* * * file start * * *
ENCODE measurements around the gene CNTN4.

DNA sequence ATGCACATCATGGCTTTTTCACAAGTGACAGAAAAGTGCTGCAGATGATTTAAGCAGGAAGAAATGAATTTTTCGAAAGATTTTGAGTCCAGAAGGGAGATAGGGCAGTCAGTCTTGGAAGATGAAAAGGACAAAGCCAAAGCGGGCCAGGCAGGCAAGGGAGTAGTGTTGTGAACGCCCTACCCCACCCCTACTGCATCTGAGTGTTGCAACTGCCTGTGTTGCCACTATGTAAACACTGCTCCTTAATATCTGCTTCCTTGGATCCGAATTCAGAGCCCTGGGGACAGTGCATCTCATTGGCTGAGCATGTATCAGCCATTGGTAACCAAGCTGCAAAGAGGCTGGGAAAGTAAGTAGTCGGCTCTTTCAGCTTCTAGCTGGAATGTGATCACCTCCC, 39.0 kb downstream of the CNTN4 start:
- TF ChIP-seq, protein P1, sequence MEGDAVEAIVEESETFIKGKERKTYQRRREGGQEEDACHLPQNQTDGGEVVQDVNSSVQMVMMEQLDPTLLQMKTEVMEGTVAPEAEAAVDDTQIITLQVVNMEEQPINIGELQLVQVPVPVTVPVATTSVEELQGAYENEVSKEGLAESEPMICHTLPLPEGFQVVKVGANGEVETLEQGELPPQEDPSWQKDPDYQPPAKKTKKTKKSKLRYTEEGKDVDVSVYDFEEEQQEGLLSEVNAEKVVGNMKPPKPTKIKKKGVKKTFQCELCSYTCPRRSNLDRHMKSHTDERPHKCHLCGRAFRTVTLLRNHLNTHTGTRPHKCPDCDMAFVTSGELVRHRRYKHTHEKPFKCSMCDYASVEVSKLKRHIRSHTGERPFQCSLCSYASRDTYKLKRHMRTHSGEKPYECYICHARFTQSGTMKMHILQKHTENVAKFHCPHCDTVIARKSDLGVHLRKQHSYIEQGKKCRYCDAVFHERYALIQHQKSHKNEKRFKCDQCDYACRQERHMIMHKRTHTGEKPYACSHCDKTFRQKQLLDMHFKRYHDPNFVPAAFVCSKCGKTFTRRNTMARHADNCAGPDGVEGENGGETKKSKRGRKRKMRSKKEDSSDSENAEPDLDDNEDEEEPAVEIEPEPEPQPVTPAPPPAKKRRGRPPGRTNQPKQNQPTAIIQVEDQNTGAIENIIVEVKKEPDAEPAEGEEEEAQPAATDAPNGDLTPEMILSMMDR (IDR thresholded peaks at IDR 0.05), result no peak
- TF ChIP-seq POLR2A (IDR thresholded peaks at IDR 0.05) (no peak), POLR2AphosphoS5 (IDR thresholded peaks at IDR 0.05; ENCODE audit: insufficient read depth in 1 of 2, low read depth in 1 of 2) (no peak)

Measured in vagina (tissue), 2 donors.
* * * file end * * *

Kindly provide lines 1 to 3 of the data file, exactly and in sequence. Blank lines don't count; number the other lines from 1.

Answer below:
ENCODE measurements around the gene CNTN4.

DNA sequence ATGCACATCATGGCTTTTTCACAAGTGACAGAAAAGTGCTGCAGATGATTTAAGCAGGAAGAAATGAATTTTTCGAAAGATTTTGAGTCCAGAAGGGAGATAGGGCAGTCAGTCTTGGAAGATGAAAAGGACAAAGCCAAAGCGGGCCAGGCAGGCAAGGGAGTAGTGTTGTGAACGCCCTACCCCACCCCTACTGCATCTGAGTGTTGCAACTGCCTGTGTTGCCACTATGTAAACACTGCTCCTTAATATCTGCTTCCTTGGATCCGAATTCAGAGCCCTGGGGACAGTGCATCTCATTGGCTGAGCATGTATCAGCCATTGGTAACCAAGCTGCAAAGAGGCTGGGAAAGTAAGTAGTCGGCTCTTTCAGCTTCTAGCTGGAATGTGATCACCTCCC, 39.0 kb downstream of the CNTN4 start:
- TF ChIP-seq, protein P1, sequence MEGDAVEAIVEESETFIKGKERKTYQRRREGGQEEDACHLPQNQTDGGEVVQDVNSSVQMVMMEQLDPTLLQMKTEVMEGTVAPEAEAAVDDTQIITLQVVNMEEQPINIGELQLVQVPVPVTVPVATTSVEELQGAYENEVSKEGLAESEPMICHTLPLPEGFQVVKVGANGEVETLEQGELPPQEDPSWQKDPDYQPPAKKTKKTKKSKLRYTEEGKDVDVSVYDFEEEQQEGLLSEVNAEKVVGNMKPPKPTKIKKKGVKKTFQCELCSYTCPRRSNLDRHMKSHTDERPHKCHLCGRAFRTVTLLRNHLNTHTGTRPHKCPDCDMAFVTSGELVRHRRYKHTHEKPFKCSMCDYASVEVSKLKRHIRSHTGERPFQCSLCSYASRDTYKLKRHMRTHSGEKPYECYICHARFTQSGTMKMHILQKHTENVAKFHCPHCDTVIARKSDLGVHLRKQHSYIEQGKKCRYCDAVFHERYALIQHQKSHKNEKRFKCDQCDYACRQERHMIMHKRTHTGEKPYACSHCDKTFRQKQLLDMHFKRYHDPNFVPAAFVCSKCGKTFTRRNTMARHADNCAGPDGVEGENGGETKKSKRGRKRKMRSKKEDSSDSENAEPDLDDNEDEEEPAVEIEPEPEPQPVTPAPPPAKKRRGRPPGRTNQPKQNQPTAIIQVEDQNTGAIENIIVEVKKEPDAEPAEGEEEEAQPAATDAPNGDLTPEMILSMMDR (IDR thresholded peaks at IDR 0.05), result no peak